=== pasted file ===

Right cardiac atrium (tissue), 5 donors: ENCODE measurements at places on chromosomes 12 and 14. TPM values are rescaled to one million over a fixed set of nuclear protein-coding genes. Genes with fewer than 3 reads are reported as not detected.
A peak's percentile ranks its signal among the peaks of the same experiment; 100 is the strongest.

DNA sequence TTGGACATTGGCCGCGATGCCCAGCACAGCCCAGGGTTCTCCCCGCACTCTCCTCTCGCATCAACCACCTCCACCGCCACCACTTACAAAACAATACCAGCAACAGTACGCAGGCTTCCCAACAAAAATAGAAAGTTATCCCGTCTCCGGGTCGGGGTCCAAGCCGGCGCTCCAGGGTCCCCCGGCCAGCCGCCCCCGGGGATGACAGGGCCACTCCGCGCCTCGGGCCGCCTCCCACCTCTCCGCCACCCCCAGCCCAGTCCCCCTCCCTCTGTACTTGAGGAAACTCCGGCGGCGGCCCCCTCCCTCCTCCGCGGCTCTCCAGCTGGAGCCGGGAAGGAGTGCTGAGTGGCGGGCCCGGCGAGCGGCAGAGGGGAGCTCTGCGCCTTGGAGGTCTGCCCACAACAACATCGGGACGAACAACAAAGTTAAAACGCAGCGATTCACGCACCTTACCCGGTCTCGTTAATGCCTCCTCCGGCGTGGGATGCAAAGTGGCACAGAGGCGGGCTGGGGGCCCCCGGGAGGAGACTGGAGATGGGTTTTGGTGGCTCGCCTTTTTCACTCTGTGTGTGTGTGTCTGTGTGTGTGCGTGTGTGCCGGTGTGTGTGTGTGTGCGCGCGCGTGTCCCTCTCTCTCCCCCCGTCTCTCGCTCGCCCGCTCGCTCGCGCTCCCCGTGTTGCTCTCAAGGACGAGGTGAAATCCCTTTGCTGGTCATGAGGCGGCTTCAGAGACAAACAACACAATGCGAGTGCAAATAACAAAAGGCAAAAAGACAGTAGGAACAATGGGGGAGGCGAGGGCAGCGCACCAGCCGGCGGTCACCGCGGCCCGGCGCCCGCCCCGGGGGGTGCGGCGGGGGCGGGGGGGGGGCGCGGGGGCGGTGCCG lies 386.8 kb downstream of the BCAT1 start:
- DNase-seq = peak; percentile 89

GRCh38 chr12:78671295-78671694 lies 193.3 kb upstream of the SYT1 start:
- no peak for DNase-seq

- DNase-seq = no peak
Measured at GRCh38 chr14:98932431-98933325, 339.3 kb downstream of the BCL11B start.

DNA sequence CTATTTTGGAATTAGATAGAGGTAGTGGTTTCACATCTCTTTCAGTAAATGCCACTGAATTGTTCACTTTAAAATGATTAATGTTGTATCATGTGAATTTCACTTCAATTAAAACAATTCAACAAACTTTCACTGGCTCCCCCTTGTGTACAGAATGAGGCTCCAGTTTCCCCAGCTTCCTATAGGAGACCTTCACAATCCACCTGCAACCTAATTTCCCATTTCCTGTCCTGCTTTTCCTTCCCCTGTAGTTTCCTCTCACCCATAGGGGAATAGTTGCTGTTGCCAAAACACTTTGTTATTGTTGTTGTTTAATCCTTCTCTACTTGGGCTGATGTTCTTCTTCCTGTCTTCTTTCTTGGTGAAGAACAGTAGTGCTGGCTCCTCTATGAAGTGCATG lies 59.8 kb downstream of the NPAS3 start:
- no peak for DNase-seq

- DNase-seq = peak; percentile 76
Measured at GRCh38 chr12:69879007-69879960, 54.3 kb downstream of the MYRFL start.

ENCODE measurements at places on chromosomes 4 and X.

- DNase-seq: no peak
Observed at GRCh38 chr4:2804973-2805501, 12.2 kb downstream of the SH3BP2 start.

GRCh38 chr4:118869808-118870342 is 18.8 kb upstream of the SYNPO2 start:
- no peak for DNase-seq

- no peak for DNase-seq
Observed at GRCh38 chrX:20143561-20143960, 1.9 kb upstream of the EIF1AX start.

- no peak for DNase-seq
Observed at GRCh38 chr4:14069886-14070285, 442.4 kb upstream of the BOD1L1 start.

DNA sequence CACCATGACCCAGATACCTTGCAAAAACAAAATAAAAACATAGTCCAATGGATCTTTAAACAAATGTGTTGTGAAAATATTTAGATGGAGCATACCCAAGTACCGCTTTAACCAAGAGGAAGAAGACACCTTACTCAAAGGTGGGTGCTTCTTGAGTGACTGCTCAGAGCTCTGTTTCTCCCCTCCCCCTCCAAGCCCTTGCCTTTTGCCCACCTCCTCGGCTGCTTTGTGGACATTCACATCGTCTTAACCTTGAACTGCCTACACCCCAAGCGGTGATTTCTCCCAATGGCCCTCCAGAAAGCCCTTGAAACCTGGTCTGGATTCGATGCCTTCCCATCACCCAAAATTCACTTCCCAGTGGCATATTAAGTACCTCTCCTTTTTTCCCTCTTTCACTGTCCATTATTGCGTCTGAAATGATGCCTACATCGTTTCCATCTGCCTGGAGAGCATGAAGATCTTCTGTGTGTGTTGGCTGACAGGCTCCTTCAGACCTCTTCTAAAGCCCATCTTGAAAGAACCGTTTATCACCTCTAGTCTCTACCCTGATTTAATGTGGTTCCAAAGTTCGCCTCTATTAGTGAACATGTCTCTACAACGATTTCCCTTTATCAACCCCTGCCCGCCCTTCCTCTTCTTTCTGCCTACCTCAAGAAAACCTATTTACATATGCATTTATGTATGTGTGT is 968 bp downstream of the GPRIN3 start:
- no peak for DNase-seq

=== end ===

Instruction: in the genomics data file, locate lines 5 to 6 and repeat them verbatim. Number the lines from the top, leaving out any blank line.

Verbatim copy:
GRCh38 chr12:78671295-78671694 lies 193.3 kb upstream of the SYT1 start:
- no peak for DNase-seq